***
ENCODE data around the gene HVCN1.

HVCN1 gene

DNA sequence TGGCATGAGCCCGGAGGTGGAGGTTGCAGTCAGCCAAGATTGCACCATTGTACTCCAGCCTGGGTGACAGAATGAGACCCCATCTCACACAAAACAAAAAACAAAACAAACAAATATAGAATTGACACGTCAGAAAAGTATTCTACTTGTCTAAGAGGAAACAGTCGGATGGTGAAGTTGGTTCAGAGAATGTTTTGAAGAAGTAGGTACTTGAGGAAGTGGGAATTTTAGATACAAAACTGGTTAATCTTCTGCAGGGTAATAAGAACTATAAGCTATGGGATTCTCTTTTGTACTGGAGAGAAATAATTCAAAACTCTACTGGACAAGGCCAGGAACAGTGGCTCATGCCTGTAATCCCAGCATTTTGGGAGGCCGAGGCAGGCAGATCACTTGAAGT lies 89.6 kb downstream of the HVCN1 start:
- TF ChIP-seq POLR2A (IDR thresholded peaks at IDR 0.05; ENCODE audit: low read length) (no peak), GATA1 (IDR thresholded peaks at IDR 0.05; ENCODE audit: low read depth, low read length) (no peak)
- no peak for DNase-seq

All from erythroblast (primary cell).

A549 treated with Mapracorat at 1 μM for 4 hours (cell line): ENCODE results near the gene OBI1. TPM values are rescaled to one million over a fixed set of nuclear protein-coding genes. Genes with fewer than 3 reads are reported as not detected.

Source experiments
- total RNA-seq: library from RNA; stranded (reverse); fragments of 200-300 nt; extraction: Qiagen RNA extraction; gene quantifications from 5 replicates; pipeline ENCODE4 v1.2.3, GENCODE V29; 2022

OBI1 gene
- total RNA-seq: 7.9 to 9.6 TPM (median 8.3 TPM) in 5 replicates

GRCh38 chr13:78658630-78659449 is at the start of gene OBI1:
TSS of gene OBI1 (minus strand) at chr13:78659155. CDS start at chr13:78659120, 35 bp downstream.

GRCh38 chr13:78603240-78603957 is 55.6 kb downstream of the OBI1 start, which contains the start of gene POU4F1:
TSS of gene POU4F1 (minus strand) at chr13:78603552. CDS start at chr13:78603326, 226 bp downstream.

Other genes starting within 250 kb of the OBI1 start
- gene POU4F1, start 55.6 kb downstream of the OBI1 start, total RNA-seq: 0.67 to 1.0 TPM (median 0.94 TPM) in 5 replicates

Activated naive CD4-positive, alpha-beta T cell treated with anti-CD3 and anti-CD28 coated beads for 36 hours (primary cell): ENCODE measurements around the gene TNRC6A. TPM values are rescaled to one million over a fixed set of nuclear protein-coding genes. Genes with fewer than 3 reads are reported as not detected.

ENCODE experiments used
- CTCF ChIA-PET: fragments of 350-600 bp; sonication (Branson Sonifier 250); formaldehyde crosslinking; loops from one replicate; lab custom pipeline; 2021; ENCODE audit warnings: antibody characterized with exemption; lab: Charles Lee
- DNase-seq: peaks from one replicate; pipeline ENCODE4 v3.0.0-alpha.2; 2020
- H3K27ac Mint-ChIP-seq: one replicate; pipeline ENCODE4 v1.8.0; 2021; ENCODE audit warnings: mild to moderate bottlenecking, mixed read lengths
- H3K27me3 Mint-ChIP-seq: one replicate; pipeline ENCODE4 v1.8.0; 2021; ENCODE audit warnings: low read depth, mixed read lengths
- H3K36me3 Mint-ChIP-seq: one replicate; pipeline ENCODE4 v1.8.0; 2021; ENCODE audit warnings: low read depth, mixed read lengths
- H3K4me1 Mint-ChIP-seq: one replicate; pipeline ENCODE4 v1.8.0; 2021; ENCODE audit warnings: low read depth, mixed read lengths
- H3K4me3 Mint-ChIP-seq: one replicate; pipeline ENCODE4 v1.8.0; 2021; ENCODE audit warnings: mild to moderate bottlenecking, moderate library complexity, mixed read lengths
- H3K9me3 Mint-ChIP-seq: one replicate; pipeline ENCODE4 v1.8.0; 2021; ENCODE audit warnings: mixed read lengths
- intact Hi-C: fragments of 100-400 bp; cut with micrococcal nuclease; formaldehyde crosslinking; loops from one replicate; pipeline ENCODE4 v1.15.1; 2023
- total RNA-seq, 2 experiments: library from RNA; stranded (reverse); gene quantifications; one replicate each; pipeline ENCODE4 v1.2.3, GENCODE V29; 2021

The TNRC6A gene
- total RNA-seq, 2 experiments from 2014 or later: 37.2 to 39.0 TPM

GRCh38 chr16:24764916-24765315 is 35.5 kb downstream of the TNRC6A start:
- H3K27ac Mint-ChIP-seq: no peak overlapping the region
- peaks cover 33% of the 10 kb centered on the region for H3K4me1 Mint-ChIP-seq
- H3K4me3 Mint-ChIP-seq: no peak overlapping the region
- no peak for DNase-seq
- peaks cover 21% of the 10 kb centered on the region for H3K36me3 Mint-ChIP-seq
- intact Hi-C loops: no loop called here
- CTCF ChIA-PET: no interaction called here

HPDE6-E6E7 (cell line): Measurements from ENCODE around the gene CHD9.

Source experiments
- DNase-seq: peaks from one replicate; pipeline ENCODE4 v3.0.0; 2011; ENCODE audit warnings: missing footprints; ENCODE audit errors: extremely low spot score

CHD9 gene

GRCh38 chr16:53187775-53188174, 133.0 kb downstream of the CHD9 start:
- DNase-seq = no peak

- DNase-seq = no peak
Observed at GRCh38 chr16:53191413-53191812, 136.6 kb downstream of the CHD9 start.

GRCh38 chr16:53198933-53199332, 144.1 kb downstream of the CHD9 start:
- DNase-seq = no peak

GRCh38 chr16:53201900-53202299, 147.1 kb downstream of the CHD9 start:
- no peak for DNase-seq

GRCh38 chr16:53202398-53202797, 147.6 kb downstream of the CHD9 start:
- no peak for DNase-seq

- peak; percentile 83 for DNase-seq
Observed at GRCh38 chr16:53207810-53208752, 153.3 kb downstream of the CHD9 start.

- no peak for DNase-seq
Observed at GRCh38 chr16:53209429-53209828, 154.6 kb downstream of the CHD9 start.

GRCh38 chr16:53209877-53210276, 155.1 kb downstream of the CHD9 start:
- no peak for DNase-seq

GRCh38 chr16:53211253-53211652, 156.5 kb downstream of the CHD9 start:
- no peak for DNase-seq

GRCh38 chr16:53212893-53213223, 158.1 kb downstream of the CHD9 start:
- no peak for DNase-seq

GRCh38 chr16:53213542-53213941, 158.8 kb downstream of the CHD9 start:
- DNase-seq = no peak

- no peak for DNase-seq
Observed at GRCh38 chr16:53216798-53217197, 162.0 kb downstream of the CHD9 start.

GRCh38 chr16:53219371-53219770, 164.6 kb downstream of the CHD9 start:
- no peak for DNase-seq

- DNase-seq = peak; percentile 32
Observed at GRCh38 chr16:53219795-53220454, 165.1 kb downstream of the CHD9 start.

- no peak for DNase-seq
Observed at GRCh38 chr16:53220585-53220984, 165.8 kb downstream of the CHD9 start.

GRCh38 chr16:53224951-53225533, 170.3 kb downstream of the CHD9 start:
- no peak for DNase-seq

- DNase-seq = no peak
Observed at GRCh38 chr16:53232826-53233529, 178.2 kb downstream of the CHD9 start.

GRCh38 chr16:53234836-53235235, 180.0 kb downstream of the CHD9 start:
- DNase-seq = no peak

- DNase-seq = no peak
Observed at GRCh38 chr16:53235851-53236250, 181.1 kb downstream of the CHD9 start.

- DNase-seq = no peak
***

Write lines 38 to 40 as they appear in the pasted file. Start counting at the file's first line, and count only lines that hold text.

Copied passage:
- intact Hi-C loops: no loop called here
- CTCF ChIA-PET: no interaction called here

HPDE6-E6E7 (cell line): Measurements from ENCODE around the gene CHD9.